Gender, and Inclusion: Pronouns
As we seek to be a radically welcoming congregation, especially to transgender and gender-nonconforming people, a recent topic that has come up is gender pronouns.
Gender pronouns are the pronouns we use when we talk about someone. As an example, we might say "he goes to First Church with his family." In this sentence, "he" and "him" are the pronouns. If the person used "she/her" pronouns, the sentence would be "she goes to First Church with her family."
One very basic thing non-transgender people can do to practice inclusion is to use people's pronouns correctly. Another thing is to practice introducing ourselves with our pronouns. That can often make a more inclusive and safe environment for trans people to also share their pronouns. By making this just part of what we do, we can in some ways lighten the pressure on trans people. We also lower the chance that we unintentionally use the wrong pronouns for someone.
If no one has ever questioned your pronouns or gender, it can be tempting to say you don’t care or give a light-hearted answer, but the respectful and appropriate response is to answer simply, sincerely, and honestly when asked what your pronouns are.
Some people use a singular "they" as a pronoun. It is gender-neutral and is preferred by many transgender or non-binary folks who do not align with being male or female.
Using they/them pronouns is similar to referring to someone whose gender you do not know.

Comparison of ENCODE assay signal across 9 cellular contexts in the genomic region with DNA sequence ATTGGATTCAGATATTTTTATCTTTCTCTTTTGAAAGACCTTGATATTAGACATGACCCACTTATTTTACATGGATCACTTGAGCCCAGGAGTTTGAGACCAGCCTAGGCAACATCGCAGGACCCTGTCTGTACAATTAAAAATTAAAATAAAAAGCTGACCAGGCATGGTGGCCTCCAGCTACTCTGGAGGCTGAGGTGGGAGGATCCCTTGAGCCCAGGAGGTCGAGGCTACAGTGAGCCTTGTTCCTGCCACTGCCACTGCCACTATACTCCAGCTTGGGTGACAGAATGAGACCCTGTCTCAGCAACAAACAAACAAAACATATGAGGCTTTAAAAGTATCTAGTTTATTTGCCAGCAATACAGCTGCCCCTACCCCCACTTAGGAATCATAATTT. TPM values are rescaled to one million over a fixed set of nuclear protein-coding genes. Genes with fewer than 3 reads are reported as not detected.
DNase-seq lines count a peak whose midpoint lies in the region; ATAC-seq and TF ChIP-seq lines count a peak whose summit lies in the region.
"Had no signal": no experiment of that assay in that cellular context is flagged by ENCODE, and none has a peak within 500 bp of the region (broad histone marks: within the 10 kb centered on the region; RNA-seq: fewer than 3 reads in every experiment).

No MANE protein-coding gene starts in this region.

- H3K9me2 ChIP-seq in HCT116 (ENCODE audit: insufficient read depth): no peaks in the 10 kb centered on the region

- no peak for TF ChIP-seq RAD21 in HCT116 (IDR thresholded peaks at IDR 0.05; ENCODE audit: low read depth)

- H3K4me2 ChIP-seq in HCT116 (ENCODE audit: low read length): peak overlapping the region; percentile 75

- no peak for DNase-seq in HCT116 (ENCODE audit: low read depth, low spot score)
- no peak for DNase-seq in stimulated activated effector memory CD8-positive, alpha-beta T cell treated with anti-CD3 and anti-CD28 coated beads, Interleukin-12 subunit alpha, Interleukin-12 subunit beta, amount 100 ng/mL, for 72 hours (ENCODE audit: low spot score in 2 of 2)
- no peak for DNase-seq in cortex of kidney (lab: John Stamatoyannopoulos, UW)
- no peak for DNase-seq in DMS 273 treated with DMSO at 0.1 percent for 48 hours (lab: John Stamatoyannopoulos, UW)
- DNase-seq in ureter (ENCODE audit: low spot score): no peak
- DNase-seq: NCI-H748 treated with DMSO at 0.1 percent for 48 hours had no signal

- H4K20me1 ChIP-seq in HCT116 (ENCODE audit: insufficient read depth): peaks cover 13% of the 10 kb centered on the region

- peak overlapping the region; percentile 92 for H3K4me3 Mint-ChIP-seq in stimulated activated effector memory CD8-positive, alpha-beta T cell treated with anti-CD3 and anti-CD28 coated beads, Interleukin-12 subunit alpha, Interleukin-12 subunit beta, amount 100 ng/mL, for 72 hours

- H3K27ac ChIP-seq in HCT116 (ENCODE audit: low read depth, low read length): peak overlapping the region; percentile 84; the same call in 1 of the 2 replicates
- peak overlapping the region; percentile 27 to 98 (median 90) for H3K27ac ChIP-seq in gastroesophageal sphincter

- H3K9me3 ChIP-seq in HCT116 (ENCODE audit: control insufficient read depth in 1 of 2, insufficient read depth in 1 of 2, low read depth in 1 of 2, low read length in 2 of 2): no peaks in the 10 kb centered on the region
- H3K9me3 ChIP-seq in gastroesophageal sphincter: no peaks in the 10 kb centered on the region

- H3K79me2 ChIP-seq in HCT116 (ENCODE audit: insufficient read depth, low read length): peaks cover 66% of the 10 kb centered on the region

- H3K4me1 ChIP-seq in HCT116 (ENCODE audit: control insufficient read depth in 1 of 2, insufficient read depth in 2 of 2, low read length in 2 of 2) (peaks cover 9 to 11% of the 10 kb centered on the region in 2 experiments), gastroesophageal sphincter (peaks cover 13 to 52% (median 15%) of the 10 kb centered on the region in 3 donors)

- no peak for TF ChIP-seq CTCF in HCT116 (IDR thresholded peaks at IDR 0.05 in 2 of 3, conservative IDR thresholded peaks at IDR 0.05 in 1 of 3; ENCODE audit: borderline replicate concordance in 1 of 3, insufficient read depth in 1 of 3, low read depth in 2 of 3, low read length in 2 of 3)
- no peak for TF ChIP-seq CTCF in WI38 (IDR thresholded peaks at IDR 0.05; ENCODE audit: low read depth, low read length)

Some examples of sentences with they/them pronouns:
"They go to First Church with their family."
"They are proud of themself for their progress."
"Their cat is the same color as their hair."
Most non-binary people understand that it can be difficult to adjust to third-person pronouns for one person. If you forget someone's pronouns or default to "he" or "she", the best way to amend it is to say "sorry", and then correct your sentence with the right pronouns.
If someone around you uses the wrong pronouns for someone else, a right thing to do is to gently interrupt mid-sentence and correct the pronouns. Although in US dominant culture this might be considered rude, in trans cultures this is considered standard practice and is a way to practice respect and caring.
Some websites where you can learn more about pronouns are:
A neat website where you can practice they/them pronouns, or other sets of pronouns, is "Practice With Pronouns":
Scarlett Shiloh, the Office and Facilities Administrator at First Church, is a non-binary person who uses they/them pronouns. If you would like more guidance or information, they welcome you to email them at email@example.com!